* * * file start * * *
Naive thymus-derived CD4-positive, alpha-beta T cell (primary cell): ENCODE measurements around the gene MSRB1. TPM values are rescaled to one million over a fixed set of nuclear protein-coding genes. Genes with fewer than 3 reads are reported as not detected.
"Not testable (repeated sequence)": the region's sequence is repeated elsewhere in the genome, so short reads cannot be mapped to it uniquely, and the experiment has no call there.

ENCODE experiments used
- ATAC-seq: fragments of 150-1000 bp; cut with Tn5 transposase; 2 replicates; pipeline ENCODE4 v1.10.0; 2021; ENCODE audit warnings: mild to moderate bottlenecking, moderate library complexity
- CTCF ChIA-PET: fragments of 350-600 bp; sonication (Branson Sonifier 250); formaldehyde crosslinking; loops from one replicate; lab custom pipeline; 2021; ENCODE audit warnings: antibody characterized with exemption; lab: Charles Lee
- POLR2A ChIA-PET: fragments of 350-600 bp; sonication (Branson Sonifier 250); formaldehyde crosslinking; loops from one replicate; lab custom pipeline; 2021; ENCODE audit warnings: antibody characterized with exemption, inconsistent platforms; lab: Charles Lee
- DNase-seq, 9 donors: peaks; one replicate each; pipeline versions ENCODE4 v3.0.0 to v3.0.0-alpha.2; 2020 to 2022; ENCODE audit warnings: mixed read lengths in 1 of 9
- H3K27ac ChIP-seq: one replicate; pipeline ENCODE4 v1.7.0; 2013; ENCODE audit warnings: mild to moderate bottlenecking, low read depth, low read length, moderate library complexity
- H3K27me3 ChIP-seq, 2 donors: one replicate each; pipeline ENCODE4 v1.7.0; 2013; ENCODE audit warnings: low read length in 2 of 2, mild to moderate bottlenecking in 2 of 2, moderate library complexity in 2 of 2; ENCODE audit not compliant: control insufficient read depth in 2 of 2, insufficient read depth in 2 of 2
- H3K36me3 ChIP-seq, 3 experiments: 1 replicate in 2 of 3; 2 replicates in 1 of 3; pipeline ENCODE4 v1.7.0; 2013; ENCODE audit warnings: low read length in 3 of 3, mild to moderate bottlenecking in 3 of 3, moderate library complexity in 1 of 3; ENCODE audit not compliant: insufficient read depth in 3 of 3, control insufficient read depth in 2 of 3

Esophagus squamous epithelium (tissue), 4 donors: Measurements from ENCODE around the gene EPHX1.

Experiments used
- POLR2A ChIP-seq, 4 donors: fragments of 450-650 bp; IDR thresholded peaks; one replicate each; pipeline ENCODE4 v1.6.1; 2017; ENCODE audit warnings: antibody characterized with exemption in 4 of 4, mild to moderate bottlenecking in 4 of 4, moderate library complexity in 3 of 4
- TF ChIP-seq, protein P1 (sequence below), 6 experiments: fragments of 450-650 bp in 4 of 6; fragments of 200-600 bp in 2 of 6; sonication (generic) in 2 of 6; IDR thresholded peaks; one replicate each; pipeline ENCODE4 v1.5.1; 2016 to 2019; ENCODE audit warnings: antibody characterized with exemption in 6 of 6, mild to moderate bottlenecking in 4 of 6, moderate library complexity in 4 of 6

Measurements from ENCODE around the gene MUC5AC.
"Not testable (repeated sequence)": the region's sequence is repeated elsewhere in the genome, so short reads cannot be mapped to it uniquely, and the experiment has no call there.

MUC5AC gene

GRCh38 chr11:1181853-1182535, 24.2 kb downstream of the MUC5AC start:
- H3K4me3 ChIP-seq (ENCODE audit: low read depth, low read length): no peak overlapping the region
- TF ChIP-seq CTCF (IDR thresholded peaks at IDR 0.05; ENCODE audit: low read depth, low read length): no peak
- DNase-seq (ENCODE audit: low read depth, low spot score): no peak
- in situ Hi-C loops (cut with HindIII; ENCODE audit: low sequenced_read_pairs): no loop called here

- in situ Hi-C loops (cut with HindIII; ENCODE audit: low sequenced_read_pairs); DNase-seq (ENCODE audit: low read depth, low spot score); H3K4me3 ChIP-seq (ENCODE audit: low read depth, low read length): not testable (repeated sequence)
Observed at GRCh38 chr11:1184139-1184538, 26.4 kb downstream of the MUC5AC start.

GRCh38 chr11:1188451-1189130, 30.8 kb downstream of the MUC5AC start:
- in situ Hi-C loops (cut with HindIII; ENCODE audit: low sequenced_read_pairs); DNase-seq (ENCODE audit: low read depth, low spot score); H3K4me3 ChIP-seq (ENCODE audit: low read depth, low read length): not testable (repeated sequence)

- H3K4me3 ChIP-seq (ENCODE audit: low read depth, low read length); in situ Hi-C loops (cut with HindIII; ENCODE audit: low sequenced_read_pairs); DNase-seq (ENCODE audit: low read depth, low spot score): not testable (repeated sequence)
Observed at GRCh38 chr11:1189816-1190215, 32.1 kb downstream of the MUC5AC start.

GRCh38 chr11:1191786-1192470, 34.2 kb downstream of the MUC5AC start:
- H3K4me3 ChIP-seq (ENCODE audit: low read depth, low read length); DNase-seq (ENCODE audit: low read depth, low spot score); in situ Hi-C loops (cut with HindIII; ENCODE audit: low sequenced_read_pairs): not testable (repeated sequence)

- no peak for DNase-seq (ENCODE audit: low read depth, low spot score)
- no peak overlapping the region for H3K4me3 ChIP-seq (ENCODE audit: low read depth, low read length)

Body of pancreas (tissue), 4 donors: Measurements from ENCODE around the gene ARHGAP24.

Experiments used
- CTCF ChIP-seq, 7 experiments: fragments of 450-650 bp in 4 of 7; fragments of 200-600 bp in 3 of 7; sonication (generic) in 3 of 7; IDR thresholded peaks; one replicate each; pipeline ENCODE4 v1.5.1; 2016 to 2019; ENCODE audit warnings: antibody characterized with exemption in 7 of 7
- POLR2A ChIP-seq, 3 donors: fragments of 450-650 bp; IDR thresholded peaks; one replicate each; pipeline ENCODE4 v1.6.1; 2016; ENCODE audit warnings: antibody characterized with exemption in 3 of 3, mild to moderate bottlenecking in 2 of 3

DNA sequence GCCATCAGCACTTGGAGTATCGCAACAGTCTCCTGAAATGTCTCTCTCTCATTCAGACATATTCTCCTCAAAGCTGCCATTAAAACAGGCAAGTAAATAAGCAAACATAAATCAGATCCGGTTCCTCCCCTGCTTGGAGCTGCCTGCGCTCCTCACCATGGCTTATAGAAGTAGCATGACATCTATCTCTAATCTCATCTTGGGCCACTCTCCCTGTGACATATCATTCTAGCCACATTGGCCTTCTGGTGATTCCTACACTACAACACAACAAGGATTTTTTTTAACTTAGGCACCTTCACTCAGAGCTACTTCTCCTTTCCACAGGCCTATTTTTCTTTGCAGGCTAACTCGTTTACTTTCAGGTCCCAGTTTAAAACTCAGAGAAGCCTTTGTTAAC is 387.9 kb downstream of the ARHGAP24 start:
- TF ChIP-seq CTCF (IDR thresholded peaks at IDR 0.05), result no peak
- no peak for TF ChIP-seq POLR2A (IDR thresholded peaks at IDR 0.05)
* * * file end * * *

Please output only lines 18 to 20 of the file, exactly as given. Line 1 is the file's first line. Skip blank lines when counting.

GRCh38 chr11:1181853-1182535, 24.2 kb downstream of the MUC5AC start:
- H3K4me3 ChIP-seq (ENCODE audit: low read depth, low read length): no peak overlapping the region
- TF ChIP-seq CTCF (IDR thresholded peaks at IDR 0.05; ENCODE audit: low read depth, low read length): no peak